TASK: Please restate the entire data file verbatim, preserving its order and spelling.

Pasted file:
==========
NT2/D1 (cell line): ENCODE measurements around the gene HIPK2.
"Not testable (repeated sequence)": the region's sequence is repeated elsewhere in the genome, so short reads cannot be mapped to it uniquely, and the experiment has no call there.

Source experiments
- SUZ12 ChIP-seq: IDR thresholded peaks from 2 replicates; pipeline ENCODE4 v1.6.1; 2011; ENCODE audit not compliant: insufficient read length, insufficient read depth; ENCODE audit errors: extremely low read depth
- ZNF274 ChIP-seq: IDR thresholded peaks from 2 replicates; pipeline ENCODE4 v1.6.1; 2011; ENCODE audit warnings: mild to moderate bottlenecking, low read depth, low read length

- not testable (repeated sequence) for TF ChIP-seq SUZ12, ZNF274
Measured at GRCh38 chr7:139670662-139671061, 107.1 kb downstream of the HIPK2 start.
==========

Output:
NT2/D1 (cell line): ENCODE measurements around the gene HIPK2.
"Not testable (repeated sequence)": the region's sequence is repeated elsewhere in the genome, so short reads cannot be mapped to it uniquely, and the experiment has no call there.

Source experiments
- SUZ12 ChIP-seq: IDR thresholded peaks from 2 replicates; pipeline ENCODE4 v1.6.1; 2011; ENCODE audit not compliant: insufficient read length, insufficient read depth; ENCODE audit errors: extremely low read depth
- ZNF274 ChIP-seq: IDR thresholded peaks from 2 replicates; pipeline ENCODE4 v1.6.1; 2011; ENCODE audit warnings: mild to moderate bottlenecking, low read depth, low read length

- not testable (repeated sequence) for TF ChIP-seq SUZ12, ZNF274
Measured at GRCh38 chr7:139670662-139671061, 107.1 kb downstream of the HIPK2 start.